Leaders Pledge to Keep Working Towards $26/Hr Goal
After 48 Marin Organizing Committee leaders participated in the Marin Board of Supervisors meeting, joined by numerous people online and supported by 50 letters/emails that had been submitted earlier, the Board of Supervisors voted to increase the salaries of In-Home Support Services (IHSS) caregivers to $18/hour.
Leaders delivered compelling testimony in-person and online, and were joined by allies including InSpirit health care workers, care recipients and SEIU 2015 (who represents caregivers). MOC leaders provided moving testimony about the limited nature of IHSS time allotments for each recipient. For example, transportation to and from a doctor’s office is allotted only 12 minutes per week, and if the client could theoretically walk into the office herself the caregiver would not be paid while waiting to drive the client home.Read more
Over 70 MOC leaders recently assembled to launch an individual meeting campaign and plan next steps for a campaign to raise the wages of caregivers. Leaders have been writing and testifying in support of lifting the wage floor from $16.96 per hour to a living wage.
"Caregiving work is skilled and dangerous. These same workers were applauded nightly during the pandemic for their willingness to show up at a time when there were no vaccines, when we had no idea how coronavirus spread, when they couldn’t find masks or gloves to protect themselves...Read more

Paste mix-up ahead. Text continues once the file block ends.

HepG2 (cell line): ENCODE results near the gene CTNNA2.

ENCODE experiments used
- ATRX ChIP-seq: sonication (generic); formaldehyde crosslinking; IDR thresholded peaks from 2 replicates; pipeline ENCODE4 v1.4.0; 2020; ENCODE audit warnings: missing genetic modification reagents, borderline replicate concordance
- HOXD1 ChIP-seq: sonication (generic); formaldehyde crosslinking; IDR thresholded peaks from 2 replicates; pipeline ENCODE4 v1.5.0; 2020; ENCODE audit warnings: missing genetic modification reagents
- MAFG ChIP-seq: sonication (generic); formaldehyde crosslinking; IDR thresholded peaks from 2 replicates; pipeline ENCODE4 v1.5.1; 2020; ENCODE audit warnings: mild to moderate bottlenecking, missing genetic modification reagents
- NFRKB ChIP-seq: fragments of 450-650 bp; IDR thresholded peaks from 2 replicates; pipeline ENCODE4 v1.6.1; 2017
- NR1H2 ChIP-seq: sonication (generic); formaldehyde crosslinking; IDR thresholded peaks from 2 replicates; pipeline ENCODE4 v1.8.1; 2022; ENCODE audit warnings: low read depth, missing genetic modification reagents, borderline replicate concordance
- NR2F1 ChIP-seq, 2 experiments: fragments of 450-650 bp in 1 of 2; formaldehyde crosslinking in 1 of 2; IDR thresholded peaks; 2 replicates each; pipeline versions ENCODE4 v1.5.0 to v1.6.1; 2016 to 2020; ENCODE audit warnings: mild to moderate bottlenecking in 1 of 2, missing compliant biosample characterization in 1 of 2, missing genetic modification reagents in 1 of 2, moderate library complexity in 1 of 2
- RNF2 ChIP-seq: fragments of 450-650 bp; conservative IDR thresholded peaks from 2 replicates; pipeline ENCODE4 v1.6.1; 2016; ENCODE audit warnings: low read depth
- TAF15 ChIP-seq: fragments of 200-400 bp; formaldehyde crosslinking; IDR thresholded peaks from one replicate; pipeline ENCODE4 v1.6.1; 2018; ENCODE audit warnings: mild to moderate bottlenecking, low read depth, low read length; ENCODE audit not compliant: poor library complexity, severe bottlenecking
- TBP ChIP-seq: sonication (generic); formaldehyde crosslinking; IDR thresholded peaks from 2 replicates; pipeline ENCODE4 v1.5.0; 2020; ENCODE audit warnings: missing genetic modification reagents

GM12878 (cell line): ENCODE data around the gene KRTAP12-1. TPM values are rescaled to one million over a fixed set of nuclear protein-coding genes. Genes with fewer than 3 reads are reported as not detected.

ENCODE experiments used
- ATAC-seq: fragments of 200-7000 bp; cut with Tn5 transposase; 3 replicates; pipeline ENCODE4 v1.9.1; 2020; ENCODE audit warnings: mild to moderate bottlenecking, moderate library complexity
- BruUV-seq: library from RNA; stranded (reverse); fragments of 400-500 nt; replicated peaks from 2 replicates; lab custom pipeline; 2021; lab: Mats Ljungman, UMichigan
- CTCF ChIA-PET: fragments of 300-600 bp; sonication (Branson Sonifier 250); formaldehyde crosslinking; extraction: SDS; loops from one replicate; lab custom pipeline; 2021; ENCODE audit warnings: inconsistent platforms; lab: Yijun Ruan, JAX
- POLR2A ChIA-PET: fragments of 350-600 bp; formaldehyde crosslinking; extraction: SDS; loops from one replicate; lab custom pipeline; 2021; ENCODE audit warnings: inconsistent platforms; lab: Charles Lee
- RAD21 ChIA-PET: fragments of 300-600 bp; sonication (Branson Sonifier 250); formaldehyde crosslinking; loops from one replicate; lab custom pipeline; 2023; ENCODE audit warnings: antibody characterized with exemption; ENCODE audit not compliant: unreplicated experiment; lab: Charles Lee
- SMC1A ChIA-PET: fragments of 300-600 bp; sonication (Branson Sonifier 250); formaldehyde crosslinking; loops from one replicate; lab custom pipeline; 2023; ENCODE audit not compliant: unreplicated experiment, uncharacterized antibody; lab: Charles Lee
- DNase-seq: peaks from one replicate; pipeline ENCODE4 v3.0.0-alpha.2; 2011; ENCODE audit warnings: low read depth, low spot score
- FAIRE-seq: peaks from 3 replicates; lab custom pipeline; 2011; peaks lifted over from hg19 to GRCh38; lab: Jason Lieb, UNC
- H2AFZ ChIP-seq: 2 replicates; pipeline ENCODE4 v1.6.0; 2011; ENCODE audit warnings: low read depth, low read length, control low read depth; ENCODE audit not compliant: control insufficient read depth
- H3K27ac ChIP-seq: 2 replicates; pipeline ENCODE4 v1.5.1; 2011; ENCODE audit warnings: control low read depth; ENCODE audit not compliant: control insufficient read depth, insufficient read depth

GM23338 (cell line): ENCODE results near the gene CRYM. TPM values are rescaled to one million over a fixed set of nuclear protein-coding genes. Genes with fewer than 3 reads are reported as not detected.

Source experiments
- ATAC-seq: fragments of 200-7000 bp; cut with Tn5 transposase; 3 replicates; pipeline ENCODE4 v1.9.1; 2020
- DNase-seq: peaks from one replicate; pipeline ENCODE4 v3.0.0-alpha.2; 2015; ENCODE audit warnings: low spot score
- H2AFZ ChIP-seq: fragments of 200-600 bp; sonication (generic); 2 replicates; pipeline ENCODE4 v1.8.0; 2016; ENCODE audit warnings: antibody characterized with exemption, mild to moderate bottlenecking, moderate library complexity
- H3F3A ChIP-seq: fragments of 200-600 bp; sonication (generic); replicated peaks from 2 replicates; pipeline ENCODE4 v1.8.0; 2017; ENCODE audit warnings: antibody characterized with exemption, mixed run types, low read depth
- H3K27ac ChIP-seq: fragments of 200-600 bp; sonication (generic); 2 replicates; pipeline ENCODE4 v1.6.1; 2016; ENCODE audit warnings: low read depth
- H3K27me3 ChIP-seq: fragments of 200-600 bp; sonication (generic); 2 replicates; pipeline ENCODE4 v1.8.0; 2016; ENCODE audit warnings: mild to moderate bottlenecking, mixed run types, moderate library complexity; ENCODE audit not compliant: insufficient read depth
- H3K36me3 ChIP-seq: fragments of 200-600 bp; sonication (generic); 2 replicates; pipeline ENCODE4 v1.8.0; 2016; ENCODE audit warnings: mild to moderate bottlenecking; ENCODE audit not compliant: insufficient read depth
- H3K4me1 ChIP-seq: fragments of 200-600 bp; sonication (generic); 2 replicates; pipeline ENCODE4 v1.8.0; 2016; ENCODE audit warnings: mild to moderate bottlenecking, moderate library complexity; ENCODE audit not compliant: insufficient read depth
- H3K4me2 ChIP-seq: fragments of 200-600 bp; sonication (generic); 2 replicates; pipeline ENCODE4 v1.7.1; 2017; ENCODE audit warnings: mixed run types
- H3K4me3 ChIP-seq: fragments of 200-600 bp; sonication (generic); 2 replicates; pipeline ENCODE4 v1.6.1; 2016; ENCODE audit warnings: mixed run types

"Ross Valley residents and civic leaders testified this week in support of maintaining a children’s center for low-income families at Deer Park in Fairfax...
Gail Dorph of the Marin Organizing Committee said the value of supporting children extends to the whole community. “The world exists because of the breath of small children,” she said. “When we support children, we’re supporting the existence of the world.”
[Photo Credit: Alan Dep, Marin Independent Journal]
Ross Valley Residents Extol Value of Child Care Center, Marin Independent Journal [pdf]
Marin Organizing Committee (MOC) has for several years worked toward developing permanent housing solutions for unsheltered people. That goal was advanced Tuesday, as the Marin County Board of Supervisors unanimously voted to accept a state "Project Homekey" grant and move forward with a site in an abandoned nursing home, creating permanent supportive housing for 43 people.
Hundreds of leaders from MOC member institutions signed and shared the petition in support of the project, wrote letters to the Board, and spoke at the Board meeting both in person and over Zoom. While the project faced significant opposition, MOC demonstrated to elected officials that MOC leaders support and believe in this project.
[In photo: Former nursing home to be converted into permanent, supportive housing. Credit: Shary LaVars, Marin Independent Journal]
Marin Voice: In Support of ‘Housing First,’ Supervisors Should Push for Larkspur Homekey Site, Marin Independent Journal [pdf]